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Graphic scores

Graphic scores provide a way communicating musical ideas. Composers have used them for decades when they don’t get what they want from traditional means. Some of them can be appreciated simply for how they look.

Here are a couple of examples…

graphic score 2

graphic score 1

 

… and a website dedicated to graphic scores.

http://www.notations21.net/

 

 Writing it down

How can this kind of thing be used in songwriting? Good question.

If you put your music on paper, it can be a great way of communicating chaos, noise, a departure from normalcy, etc. You can write a normal chord progression, follow it with some kind of abstract image, and then go back to the chord progression. And yes, you can just explain this kind of thing to your band, but it helps to work out ideas in this way before you start talking about it.

 

Generating new ideas

If you’re blocked, no ideas (or worse nothing but old ideas), it can help to draw pictures. Get away from the way that you’re used to working. Try paint, clay, whatever.

Can you make a picture of the song you want to write? What do the verses look like? The choruses? The bridge?

Get six pieces of paper, and make some pictures. As a way of keeping your thought process open, make them abstract. No people, animals, houses, etc.

Now group them into verses, choruses, and a bridge. Three of the pieces of paper are verses, two are choruses, and one is a bridge (I’m using colors for the sake of expediency. I use pictures to go deeper).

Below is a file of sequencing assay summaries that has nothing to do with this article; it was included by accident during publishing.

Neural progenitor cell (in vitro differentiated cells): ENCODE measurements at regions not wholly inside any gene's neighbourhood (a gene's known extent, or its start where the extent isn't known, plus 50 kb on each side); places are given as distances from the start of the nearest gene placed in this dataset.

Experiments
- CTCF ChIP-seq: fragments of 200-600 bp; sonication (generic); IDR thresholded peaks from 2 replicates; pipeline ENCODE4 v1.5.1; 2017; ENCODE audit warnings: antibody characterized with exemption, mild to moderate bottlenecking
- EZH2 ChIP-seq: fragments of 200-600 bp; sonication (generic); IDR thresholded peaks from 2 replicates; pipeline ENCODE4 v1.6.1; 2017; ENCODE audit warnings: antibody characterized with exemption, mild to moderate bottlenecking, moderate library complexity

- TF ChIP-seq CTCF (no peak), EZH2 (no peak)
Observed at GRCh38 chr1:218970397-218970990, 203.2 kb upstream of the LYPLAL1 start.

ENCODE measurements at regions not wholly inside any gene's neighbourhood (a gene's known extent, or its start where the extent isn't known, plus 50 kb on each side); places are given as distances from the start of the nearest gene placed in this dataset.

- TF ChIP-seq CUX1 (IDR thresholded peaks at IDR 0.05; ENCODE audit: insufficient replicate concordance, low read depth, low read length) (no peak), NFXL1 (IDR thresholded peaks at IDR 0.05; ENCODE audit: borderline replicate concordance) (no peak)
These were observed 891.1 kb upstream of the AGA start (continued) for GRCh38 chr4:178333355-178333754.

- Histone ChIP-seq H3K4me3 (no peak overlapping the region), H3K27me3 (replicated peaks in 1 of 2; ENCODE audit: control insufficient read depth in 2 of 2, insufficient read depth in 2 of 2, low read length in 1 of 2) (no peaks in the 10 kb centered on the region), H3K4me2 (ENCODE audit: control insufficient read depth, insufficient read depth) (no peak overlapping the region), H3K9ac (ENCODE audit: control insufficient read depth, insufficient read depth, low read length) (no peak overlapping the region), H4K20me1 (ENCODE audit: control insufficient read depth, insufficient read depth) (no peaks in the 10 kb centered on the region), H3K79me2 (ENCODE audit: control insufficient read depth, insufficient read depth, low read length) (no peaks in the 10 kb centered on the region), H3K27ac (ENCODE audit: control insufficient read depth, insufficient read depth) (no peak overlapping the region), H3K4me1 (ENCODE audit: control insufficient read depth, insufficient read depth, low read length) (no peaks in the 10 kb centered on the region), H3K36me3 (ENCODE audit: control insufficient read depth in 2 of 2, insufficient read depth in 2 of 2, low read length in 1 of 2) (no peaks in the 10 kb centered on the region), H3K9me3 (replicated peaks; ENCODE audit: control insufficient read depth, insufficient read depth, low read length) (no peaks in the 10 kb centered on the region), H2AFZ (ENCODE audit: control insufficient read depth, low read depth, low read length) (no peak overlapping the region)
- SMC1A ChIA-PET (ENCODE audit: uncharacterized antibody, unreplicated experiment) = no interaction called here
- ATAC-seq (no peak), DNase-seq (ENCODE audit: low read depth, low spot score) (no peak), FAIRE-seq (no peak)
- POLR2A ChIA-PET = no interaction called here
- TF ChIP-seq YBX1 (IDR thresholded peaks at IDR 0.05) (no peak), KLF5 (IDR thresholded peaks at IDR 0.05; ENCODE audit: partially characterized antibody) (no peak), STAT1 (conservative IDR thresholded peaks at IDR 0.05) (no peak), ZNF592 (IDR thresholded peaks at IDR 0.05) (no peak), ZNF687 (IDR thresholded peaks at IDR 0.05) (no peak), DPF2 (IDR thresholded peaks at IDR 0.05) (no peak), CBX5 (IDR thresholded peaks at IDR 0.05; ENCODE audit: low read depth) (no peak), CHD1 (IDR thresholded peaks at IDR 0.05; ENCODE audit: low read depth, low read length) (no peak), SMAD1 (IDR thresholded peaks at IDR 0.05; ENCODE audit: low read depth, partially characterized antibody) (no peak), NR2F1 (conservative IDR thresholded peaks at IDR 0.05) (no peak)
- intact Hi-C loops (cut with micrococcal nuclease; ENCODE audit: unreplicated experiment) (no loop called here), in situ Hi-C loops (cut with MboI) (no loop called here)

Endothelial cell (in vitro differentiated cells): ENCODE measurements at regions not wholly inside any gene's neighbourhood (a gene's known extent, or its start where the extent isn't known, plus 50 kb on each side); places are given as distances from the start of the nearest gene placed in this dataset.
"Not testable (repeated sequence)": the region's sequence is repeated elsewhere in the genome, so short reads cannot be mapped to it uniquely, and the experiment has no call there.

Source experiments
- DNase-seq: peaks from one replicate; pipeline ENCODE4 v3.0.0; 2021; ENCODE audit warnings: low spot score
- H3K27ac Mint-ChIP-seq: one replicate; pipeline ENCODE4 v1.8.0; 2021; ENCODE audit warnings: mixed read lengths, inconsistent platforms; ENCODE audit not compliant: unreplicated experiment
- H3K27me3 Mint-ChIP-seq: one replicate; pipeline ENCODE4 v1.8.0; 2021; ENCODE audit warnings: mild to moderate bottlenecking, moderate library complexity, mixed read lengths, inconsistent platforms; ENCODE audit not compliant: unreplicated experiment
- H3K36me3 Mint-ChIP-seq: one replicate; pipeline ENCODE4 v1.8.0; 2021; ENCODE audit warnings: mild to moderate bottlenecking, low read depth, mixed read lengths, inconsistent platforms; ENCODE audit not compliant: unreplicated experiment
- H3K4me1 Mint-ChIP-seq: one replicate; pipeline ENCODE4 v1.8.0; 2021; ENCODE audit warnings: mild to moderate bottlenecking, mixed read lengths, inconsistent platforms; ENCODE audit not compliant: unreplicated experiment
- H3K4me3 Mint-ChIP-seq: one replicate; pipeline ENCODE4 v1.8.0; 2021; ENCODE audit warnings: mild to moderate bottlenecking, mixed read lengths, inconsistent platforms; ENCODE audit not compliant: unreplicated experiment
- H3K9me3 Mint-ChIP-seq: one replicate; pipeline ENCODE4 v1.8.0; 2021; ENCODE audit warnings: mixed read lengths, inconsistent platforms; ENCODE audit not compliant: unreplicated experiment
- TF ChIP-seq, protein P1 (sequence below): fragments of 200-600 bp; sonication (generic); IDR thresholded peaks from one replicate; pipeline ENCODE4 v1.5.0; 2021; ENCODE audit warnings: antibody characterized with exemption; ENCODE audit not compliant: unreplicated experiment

Graphic song

 

 

Now move the pieces of paper into a song form. Here’s a standard, alternating section example:

Graphic song2

You can move the papers in any order you want. What would it mean if the bridge was the first section? How about one chorus and six verses. Maybe four choruses and 2 verses. Two bridges?

Or you can get rid of the labels and just let the images flow into each other. This may feel like a stretch. But it’s not necessary to use what you produce in this process. It’s an exercise to stretch your brain. And who knows? You might find some sounds you really like…

Relating the medium that you’re used to with a medium that you’re not is a really healthy practice. It’s a way of subverting your normal way of thinking. It gets you out of ruts.

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